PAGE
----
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Attack of the Clones delivers the Star Wars action we all want

Attack of the Clones is far from the best Star Wars movie, but the Battle of Geonosis delivers plenty of action that's worth applauding

Samuel L Jackson, Ewan McGregor, Hayden Christensen, and Natalie Portman in Star Wars: Attack of the Clones

Look, Attack of the Clones is not a good Star Wars movie. The political ideas and plotting are clumsy, it’s a solid half-hour too long, and the excessive CGI makes it look like an FMV game. But for everything the rubbery middle-child of the Prequel Trilogy gets wrong, it manages to deliver some of the finest action in the entire Skywalker Saga.

The Battle of Geonosis, where a load of Jedi, clones and droids engage in a prolonged maelstrom that serves as the tipping point for the Clone Wars, turns an awkward, melodramatic science fiction movie into an explosion of Christmas lights-coloured lasers. It’s where George Lucas just dropped all his toys into the sandbox for a frantic blowout before having to head in for the night.

Waves and waves of conveniently expendable footsoldiers run at each other, lightsabers slicing through clumps in the brown haze as ships zoom around overhead. Every so often we cut to yet another different brand of war machine that gets blown up. You’d swear everyone just gave up on all this Force lark and decided to make a giant fireworks display.

Staging is key. Obi-Wan Kenobi (Ewan McGregor), Anakin Skywalker (Hayden Christensen), and Padmé (Natalie Portman) are sentenced to public execution in Petranaki arena by Count Dooku (Christopher Lee). They’re chained up, with ravenous beasts heading towards them. It seems like an homage to Ben-Hur or Gladiator, where the three heroes buy their freedom by jumping through ever hoop the antagonistic ringleader can throw at them.

For a while that’s true – Padmé cunningly finds a way around her restraints, leading Anakin and Obi-Wan to do the same. They narrowly avoid being eaten long enough to hop on the back of one of the creatures to control the stage. Droids are deployed, but before they can deal with them, Mace Windu (Samuel L Jackson) and the Jedi show up.

Suddenly, we’re in a war movie. Jedi spill into the coliseum from every corner. Mace challenges Dooku and Jango Fett personally. Amid the ensuing calamity, Yoda leads a battalion of clones from the sky, turrets blasting into the mechanical opposition. Glimpses of blue, green, yellow, and purple distinguish the goodies from the baddies in the unruly mess, close-ups and one-liners peppered in to keep us from getting swept up in it ourselves.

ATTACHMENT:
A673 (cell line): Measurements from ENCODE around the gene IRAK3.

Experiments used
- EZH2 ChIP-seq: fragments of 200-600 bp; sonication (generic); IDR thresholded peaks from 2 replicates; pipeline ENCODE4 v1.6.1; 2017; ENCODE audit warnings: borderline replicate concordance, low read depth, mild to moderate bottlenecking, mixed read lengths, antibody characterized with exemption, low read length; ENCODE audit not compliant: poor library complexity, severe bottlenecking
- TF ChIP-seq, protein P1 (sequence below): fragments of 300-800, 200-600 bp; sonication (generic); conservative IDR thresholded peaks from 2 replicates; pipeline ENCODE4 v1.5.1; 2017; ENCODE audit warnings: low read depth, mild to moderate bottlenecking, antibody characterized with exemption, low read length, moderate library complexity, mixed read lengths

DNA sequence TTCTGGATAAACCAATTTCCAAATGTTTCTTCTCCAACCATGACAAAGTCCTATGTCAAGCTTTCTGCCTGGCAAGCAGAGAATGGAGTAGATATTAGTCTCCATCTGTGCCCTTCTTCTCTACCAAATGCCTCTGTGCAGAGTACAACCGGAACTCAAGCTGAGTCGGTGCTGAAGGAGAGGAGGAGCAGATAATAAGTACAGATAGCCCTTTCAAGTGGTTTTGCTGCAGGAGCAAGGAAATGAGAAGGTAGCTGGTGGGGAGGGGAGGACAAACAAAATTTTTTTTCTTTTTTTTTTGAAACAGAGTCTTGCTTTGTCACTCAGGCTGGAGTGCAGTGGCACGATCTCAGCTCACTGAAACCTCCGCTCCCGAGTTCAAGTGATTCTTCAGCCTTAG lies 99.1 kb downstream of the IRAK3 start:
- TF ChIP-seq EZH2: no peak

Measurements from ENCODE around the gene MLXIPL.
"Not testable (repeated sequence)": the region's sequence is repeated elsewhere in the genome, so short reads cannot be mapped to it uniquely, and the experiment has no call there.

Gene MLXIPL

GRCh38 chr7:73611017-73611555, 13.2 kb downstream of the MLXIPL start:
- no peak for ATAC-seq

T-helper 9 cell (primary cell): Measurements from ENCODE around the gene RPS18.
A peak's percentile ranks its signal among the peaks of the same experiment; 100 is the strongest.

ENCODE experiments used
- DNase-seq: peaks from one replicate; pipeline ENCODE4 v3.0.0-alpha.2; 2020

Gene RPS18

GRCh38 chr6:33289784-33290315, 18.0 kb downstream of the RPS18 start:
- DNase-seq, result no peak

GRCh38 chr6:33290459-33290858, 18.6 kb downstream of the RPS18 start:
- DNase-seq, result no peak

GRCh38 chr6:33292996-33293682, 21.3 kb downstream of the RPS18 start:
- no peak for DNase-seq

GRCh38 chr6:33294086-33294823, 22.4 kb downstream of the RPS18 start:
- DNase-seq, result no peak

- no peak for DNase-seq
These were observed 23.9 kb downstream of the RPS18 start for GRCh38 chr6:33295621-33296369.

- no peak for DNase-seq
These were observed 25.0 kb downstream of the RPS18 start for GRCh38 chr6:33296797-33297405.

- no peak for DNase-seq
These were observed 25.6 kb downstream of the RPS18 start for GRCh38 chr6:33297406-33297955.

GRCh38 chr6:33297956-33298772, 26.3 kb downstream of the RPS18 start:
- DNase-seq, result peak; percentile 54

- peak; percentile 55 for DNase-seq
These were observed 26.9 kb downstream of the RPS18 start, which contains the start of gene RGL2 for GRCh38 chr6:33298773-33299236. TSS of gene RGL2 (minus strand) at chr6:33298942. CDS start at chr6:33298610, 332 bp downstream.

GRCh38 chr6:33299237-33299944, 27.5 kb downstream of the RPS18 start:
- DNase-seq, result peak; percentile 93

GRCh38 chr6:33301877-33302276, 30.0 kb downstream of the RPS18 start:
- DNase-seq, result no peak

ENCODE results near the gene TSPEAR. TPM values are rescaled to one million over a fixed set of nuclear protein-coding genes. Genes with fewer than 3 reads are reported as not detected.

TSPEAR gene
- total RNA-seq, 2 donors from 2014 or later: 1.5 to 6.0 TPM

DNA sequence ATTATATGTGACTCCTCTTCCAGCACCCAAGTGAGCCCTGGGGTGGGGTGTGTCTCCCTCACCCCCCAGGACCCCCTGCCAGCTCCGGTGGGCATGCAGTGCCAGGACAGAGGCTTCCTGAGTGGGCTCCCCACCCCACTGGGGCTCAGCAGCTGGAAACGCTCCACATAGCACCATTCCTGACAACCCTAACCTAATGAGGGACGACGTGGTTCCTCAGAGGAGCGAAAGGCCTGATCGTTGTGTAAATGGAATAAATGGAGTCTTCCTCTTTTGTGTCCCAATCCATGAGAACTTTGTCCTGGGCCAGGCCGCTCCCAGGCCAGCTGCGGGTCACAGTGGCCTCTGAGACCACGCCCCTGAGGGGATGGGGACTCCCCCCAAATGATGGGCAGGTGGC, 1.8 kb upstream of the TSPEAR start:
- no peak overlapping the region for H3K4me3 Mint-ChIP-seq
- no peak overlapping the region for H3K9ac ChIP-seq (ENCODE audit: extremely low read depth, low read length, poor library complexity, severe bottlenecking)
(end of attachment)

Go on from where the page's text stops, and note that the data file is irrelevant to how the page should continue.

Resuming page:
Samuel L Jackson in Star Wars: Attack of the Clones

Big as the stadium is, it’s clear Star Wars is only restrained by conventional venues, and Attack of the Clones morphs into a huge, sweeping skirmish. Clones and droids, two different ways of fuelling the same bloody industrial complex, are thrown at each other, Jedi barely discernible among the fray.

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It’s the pew-pewiest Star Wars this side of the Battle of Hoth. Massive, rowdy, deeply silly, and totally joyful. Yes, all the brown and grey gives it an unfortunately murky texture, Lucas’s devotion to then-revolutionary blue screen technology a hindrance to his own clearly grand aspirations. But, as with much of the rest of the franchise, that pales in comparison to just how much fun it is.

Attacks of the Clones is mired in Lucas’s less than graceful narrative sensibilities. It’s no secret that A New Hope benefited hugely from Marcia Lucas’s shrewd eye for pacing in the editing room, and Attack of the Clones makes that collaboration and oversight seem all the more necessary.

Geonosis in Star Wars: Attack of the Clones

The story can’t seem to decide what it wants to be about, switching between assassination attempts, personal trauma, romance, and underlying political rumblings, with none of it ever quite melding together. You’d wonder how a franchise called Star Wars could ever be boring, yet Attack of the Clones manages it.

That’s until Geonosis kicks it into gear. A film that seems deadset on kicking around the mud of its own half-baked bureaucratic commentary finally remembers its own namesake and settles everything with laser swords and other ludicrous weaponry. As if plucked from my own ten-year-old daydreams, a load of Jedi step into a stadium and start wrecking shop against an amorphic pile of evil robots and wrongdoers.

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When all this starts happening, nowhere, not even Dooku’s grand stage, can contain it. Historical epics confined themselves to chariot races and duels within amphitheatres of old; Lucas goes beyond that by using his playground to his full advantage. The galaxy of Star Wars is a big place under Lucas’s eye, and Attack of the Clones lets us see what it looks like when a full planet becomes the battlefield.

If that was the whole film, Attack of the Clones would be top of everyone’s Star Wars movies ranking. It’s not, but maybe that’s better, because it makes the sudden exhilaration all the sweeter. At the very least it puts the ‘war’ in Star Wars more than most other instalments.